The good news of our faith is that in Jesus, God wants to share with us freedom from sin and anxiety. God wants to grace us with the ability to walk peacefully in the midst of the both the storms of this life and the ones in our heads. But we have to seek it! We have to say with Peter, “command me to come to you on the water.” We have to make this our prayer. We have to ask God, “Make me free from all these useless and harmful influences and voices that bat me around in the course of the day, wearing out my heart and getting me to do what I know I don’t really want.”

If we make this our prayer, like Peter did, we will find that Lord’s power, his perfect humanity joined to ours, will empower us to take our first peaceful and confident steps in the midst of the storm of this life. This is our spiritual work. To rise above the sea the false promises, tiring lusts, and pointless ambitions that our Christian tradition calls the world, and to walk in the midst of the storm in peace, depending only on God. That’s holiness, and that’s what it means to be a saint.

At times we will falter and fall in our journey. Even after beginning on our path of walking confidently on the chaotic water, just like Peter we will occasionally become overwhelmed again and begin to fall. Jesus is there to catch us, to keep us from ruin, and to receive our prayer again: “Lord, command that I come to you walking on the water, putting one foot ahead of the other, above and free from the influences that seek to harm me."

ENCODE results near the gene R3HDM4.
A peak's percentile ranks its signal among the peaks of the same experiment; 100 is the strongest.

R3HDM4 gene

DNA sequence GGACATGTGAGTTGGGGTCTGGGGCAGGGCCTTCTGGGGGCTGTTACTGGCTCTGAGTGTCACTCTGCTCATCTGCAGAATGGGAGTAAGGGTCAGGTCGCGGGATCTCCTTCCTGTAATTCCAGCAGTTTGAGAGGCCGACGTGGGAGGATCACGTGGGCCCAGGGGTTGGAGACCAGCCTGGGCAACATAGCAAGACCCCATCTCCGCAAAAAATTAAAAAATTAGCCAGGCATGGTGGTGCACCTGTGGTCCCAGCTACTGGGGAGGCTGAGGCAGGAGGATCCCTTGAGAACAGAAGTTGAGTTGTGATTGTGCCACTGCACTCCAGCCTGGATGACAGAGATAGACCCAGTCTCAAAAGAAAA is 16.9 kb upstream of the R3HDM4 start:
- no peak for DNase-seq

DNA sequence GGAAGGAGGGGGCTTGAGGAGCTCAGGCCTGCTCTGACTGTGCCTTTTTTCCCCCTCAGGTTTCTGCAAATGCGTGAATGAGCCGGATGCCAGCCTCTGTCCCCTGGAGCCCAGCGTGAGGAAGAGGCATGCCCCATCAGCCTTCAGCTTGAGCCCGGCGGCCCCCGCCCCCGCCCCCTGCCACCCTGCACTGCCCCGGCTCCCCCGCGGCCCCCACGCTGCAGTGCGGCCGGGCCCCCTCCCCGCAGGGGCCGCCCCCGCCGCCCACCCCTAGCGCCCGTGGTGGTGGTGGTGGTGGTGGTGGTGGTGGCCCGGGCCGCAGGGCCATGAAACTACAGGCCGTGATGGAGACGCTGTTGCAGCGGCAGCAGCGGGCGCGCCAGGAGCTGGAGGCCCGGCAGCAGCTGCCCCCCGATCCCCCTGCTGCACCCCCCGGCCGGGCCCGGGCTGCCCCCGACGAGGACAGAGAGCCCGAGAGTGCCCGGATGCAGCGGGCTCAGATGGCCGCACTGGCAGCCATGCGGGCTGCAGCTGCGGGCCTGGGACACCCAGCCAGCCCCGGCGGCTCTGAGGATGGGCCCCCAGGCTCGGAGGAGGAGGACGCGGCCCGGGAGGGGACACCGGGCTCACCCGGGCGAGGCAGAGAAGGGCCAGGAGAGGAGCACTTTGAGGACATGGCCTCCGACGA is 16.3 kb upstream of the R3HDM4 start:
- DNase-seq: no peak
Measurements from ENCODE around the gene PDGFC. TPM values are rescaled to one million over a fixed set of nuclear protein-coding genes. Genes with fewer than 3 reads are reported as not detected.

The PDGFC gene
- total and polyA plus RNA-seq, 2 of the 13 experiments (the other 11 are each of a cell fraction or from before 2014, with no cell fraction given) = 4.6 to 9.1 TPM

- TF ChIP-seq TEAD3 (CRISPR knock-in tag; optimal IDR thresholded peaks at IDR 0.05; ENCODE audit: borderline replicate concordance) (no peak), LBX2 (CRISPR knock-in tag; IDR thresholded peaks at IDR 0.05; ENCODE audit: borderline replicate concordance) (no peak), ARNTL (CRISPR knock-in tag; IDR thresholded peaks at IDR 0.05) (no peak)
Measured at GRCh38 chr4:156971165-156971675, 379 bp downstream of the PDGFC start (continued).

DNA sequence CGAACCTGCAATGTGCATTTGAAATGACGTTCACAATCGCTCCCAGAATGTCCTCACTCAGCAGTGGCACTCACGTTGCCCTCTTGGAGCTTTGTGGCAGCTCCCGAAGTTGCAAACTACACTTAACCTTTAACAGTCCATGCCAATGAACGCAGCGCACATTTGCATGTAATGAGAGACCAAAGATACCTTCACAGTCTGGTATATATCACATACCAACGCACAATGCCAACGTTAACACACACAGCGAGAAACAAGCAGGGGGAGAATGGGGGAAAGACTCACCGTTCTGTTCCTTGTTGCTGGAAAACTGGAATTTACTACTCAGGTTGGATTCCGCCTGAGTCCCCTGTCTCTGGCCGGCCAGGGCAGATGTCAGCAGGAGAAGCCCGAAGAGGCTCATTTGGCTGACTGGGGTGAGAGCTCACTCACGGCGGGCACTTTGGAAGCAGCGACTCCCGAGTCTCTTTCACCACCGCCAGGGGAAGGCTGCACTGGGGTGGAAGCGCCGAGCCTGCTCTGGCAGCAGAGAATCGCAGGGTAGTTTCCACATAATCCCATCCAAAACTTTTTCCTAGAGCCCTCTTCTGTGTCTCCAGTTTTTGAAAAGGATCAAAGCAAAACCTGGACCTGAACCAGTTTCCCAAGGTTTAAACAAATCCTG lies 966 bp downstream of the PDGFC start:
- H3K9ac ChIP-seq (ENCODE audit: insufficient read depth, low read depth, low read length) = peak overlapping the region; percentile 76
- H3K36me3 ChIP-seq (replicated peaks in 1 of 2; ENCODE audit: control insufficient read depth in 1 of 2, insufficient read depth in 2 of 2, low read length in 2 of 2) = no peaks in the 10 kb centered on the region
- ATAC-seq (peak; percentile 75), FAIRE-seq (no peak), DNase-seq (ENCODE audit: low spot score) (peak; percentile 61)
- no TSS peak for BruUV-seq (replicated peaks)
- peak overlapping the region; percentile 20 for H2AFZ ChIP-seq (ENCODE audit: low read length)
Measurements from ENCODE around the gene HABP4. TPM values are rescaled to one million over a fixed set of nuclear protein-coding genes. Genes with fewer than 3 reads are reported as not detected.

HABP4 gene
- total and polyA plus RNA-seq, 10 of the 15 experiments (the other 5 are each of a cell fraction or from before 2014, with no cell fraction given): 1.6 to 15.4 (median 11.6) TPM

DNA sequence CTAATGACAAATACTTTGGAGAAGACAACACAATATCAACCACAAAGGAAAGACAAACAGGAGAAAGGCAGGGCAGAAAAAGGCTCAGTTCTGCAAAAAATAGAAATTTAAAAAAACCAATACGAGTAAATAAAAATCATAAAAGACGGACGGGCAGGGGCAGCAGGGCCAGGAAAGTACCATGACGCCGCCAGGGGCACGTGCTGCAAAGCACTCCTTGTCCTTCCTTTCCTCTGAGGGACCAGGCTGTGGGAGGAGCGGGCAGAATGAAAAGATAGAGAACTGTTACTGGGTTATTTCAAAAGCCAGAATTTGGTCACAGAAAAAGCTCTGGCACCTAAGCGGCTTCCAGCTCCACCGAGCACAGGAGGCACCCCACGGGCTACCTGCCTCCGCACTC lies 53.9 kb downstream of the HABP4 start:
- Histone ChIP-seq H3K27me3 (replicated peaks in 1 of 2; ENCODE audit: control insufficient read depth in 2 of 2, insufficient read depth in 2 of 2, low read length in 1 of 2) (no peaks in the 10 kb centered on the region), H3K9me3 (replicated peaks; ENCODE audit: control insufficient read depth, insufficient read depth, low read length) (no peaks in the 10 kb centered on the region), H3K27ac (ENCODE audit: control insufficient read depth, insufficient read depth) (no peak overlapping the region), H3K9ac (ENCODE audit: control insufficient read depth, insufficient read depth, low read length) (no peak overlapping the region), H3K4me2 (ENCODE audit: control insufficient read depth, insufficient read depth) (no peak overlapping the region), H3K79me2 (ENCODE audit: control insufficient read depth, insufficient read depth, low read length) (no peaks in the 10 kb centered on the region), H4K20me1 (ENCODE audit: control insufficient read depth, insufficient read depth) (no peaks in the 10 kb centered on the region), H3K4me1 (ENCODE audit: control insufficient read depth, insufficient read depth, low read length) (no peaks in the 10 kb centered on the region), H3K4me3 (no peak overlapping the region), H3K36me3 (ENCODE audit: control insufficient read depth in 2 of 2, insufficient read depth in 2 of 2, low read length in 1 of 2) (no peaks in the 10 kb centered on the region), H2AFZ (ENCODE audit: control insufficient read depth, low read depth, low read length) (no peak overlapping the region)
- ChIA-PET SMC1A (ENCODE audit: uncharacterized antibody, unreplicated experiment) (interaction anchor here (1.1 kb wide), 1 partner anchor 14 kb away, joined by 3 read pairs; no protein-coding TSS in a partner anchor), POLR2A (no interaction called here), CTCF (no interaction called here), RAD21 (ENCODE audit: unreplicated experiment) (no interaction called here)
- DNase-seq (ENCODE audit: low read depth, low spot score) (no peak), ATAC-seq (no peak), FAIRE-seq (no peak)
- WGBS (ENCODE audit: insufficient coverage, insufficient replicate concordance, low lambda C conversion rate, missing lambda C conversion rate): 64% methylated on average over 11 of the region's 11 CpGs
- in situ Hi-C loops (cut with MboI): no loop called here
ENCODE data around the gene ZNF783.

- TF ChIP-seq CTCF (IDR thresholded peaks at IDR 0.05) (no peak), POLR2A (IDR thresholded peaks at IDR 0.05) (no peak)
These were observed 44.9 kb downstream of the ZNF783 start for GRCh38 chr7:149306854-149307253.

Saturday, August 2, 2008

The Big Party

(18th Sunday in Ordinary Time, A)

The prophet Isaiah is inviting us to a party, and not just any party but the best one that will ever be. It’s the greatest party ever because the host is the richest, most generous host ever, and has more friends than anyone in the world. The host is God himself, and Isaiah promises that we shall “drink wine,” and “eat well,” and best of all, we shall “have life.” This isn’t just life is the sense of being alive; it’s Life, eternal life, the living force behind, underneath, and ahead of everything that is—this Life that we clumsily call “God.”